from "The Box" 

My father-in-law—as I think of him, though he died of complications from AIDS two weeks before our wedding—liked to keep things, and when we moved into his house in Portland, Oregon to sift through the things of his life, we found out just what he deemed worthy of keeping. Behind the back door stood a tower of egg cartons, floor to ceiling nearly, snuggly cupped together. On the back of the kitchen stove sat a can of questionable fatty drippings. The yard held an accumulation of things his neighbors and friends didn’t want—railroad ties, broken cement, old bricks. In the basement on the workbench, a jar of instrument grade mercury, a precipitate of his years as a chemist. He believed very firmly in recycling, even if reuse meant simply saving something from being thrown out by storing it in his house or on his tiny lot. Clearly some of the things we discovered, he’d meant or hoped to use, to continue to use, but for us, these things had no use and thus needed a new home, or at least, a box in which to be kept. Some people keep things and some throw things away.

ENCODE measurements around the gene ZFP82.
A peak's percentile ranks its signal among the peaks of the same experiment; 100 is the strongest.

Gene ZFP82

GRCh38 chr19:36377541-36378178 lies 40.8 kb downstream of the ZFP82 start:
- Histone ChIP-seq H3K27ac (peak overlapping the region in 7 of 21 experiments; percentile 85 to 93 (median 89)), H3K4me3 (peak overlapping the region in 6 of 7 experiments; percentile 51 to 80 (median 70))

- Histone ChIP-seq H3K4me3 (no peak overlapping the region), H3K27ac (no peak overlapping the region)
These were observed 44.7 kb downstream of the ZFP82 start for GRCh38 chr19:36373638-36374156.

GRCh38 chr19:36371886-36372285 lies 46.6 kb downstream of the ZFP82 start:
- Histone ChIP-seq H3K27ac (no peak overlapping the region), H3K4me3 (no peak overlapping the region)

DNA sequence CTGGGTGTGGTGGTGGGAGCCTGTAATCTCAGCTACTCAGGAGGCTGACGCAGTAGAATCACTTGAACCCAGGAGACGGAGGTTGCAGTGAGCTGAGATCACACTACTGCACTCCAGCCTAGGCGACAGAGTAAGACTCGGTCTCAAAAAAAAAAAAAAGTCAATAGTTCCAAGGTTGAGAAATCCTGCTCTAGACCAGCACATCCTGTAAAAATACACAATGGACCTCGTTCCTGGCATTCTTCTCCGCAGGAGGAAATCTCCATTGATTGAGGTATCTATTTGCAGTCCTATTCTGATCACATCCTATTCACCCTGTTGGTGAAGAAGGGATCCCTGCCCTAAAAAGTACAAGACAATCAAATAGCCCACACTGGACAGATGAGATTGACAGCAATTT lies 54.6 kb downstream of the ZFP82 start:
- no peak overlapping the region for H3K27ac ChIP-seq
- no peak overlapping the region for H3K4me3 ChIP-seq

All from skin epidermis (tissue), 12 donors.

The foot-and-a-half long pink rubber two-ended dildo we found in the bedroom was a problem.  We had a shoebox full of similar things—cock rings and mysterious balls, smaller penetrating items; we’d labeled it with permanent marker, “Sex Toys.” But the dildo needed to be folded in half to fit and wouldn’t sit still, insisted on popping open the lid like Jack in his uncomfortable box.  The box made its contents easier to handle, but we weren’t really sure where to go from there, weren’t really sure why we’d put these things in a box, except that in grief, there’s already enough to get rid of, so it ended up in the basement, the destiny of all boxes, inside another box.